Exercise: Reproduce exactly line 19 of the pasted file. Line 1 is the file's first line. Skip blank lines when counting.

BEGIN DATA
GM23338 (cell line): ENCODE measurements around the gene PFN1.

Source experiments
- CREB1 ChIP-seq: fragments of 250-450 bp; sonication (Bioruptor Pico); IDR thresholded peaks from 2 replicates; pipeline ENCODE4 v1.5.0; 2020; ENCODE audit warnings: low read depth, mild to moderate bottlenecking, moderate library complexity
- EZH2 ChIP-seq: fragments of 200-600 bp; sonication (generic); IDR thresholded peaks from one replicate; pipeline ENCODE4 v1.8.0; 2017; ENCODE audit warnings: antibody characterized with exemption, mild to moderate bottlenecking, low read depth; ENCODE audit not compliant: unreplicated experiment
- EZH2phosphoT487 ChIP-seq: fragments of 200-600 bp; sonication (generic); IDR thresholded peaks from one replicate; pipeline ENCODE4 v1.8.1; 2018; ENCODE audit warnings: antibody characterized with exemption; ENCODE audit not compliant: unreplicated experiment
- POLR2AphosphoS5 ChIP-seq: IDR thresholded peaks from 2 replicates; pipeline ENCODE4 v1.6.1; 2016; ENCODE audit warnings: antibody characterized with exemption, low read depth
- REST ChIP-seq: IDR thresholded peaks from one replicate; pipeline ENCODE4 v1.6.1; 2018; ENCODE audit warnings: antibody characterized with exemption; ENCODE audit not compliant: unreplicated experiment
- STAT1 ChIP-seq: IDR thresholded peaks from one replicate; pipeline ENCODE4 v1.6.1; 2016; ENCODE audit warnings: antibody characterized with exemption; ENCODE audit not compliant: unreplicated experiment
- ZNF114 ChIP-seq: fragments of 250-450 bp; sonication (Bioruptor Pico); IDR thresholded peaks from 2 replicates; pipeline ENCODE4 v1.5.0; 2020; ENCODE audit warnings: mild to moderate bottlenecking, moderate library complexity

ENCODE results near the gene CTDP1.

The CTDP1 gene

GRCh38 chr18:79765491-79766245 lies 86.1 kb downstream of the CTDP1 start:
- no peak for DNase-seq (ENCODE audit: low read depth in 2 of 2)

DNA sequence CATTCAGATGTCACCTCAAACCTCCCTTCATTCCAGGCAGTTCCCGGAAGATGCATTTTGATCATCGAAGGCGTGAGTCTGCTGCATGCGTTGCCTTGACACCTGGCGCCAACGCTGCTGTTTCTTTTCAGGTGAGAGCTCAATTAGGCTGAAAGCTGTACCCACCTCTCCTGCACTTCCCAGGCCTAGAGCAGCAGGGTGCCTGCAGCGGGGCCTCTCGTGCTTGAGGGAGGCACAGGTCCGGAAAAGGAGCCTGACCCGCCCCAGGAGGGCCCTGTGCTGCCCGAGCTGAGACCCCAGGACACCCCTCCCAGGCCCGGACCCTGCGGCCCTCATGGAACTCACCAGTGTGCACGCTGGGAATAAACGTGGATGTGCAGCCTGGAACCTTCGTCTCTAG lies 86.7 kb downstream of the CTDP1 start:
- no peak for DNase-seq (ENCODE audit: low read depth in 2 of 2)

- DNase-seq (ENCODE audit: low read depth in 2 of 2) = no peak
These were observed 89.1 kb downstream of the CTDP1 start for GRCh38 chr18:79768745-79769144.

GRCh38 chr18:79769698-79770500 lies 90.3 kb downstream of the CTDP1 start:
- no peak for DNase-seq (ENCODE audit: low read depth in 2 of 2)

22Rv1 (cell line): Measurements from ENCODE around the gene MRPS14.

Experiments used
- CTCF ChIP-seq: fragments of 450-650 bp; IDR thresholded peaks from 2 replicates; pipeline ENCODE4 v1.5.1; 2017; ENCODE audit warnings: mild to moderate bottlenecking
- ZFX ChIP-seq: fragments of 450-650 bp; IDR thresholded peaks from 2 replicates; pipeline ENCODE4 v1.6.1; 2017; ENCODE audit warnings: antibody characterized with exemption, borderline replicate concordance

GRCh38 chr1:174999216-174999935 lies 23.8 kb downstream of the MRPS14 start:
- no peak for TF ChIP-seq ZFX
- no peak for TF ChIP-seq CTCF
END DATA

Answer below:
- no peak for DNase-seq (ENCODE audit: low read depth in 2 of 2)